Victimization Is A Pre-Existing Condition?

I had originally planned to post today about the large numbers of articles, essays, and such that I have bookmarked and had intended to write about, but just never got around to it.  That idea went out the window when I saw this headline at the Huffington Post:

When Getting Beaten By Your Husband Is A Pre-Existing Condition

And I thought, are they f***ing serious? Go ahead, read the article.  I’ll wait.

Done?  Good.

So, yeah, they’re f***ing serious.

You can be denied medical insurance coverage (if you live in one of the eight states that go unnamed in the article or DC) if you’ve ever been the victim of a domestic assault.  Seriously.

You know, we have more than enough of a problem in this country with domestic violence going unreported.  As if the social stigmas and legal quagmires of actually seeing your attackers punished weren’t bad enough, now the women who have the courage to stand up and fight also run the risk of losing or not being able to attain medical coverage if they do stand up and say “no more.”  It’s like being punished for being a victim, yet again.

This is so incredibly outrageous that I can’t even wrap my head around it.

There are people out there who read this article and think, “Well, it’s their own fault for being in and/or staying in an abusive relationship.” (Really, there are; read the comments.)  As someone who has spoken with several women who had been or were in abusive relationships, I can honestly say this: you don’t know someone’s abusive until they start up the abuse.  Yes, there can be red flags that, from an outside perspective, would indicate such, but an outside perspective lacks emotional investment and can have a bias that makes interpretation of the signals invariably subjective, and easily dismissed from either side.  Besides, flags are only indicators of possibility; they are not ironclad guarantees of an abusive personality.  The really smart abusers would make sure they didn’t give off such flags, anyway.  Also, no abuser beats a woman on the first date. . .or the second, or third, or, in most of the cases I have known, not until marriage.  When meeting someone new or entering a new relationship with possibilities, everybody (and I do mean everybody) puts their best foot forward, puts up their best sides and doesn’t show the true whole of themselves.  Men and women both do it, abusers and non-abusers, and not everyone does it with any sort of malign intent.  Some fear rejection needlessly, some rightfully fear rejection, others are just nervous or shy; there’s a million why people do it, and I’m not arguing for or against any of them, only acknowledging that they exist.  My point is that it can take a long time to really know someone, to really know all sides of their personality, no matter how much one already loves what one has seen of another person. . .and even then, it’s possible to hide certain sides until it’s too late.  (I’m speaking from personal experiences on that one.)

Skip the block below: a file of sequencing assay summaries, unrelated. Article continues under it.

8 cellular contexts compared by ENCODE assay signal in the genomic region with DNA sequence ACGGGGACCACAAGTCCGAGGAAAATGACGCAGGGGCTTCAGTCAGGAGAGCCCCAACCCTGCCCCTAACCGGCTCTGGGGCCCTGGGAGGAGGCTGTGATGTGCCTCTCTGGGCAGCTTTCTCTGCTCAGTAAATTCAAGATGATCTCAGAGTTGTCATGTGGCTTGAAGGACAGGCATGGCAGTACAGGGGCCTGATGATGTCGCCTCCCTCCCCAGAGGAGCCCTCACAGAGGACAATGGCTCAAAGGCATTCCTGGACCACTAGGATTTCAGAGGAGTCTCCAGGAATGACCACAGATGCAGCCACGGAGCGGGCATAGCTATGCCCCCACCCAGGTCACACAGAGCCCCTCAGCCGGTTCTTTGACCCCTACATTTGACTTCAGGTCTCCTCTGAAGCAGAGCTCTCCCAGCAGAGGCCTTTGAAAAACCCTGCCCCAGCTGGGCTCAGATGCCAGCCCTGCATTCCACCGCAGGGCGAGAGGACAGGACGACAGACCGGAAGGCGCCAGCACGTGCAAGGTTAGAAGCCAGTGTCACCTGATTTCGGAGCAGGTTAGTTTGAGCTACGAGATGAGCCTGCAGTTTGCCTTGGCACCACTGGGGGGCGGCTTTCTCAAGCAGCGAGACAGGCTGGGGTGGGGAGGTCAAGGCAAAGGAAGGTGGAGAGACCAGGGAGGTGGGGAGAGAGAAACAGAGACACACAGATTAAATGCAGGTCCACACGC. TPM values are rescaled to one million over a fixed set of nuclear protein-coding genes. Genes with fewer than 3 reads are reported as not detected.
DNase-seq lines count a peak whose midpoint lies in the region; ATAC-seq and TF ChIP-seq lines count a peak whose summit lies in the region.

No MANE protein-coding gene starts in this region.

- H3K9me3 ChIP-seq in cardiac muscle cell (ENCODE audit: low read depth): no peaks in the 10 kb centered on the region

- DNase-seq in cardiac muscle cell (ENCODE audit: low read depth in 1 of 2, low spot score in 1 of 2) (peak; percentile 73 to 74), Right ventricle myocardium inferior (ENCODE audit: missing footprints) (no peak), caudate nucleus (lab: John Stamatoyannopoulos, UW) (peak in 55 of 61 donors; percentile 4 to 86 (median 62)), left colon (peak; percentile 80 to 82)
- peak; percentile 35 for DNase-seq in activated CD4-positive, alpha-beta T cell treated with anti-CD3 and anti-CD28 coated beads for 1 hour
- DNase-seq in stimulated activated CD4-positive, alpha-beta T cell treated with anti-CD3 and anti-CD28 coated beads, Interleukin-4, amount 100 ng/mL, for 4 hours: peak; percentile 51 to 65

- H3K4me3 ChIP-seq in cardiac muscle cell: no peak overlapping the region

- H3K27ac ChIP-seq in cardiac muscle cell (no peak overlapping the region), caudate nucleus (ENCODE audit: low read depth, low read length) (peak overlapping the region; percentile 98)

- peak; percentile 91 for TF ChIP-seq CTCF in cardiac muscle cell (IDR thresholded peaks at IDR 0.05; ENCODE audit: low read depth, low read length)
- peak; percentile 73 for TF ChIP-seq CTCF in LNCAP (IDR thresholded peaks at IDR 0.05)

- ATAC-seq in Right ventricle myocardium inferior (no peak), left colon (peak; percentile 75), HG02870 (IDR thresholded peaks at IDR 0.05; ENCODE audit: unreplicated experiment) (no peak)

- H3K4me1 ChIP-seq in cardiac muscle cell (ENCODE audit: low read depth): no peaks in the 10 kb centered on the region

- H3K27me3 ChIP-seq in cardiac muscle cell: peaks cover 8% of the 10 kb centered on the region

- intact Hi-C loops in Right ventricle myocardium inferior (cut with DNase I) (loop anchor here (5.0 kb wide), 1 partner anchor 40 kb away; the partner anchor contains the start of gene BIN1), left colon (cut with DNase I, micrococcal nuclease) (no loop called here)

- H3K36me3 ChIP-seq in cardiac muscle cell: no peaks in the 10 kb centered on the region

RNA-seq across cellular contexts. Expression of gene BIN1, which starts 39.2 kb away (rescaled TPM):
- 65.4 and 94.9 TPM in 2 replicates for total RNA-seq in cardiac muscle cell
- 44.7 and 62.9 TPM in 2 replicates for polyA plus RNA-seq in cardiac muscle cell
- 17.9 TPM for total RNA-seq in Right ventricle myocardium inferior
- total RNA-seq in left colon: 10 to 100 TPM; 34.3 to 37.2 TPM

All that just to say that it’s complete B.S. to blame the victim of domestic violence for being a victim of someone else’s sickness, and morally and ethically wrong to punish them again by denying or canceling medical insurance for them.

And if that’s not enough to give you some outrage about how the insurance industry treats women, go ahead and click here to read about how difficult and costly it is for women to get pregnancy care, how women in some markets pay up to 140% more in premiums than men of the same age for the same amount of coverage, and how women can be denied coverage simply for having had a caesarian section.

What utter crap.

VS – 09.14.09


3 Responses to “Victimization Is A Pre-Existing Condition?”

  1. That is just downright sleazy.

    • vagabondsaint Says:

      I agree, and I’d add “reprehensible,” “immoral,” “denigrating to women,” “insulting to abuse victims”. . .oh, and “f***ed up.” Let’s not forget that one! *s*

  2. Speaking of downright sleazy, reprehensible, denigrating to women, insulting to abuse victims and fcked up, google roissy in dc, a blogger popular with wife-beaters and abusers of all sorts. His take: beating the hell out of women is a sure sign you’re an alpha mal, and the best thing you can do, because they’ll always come back to you.

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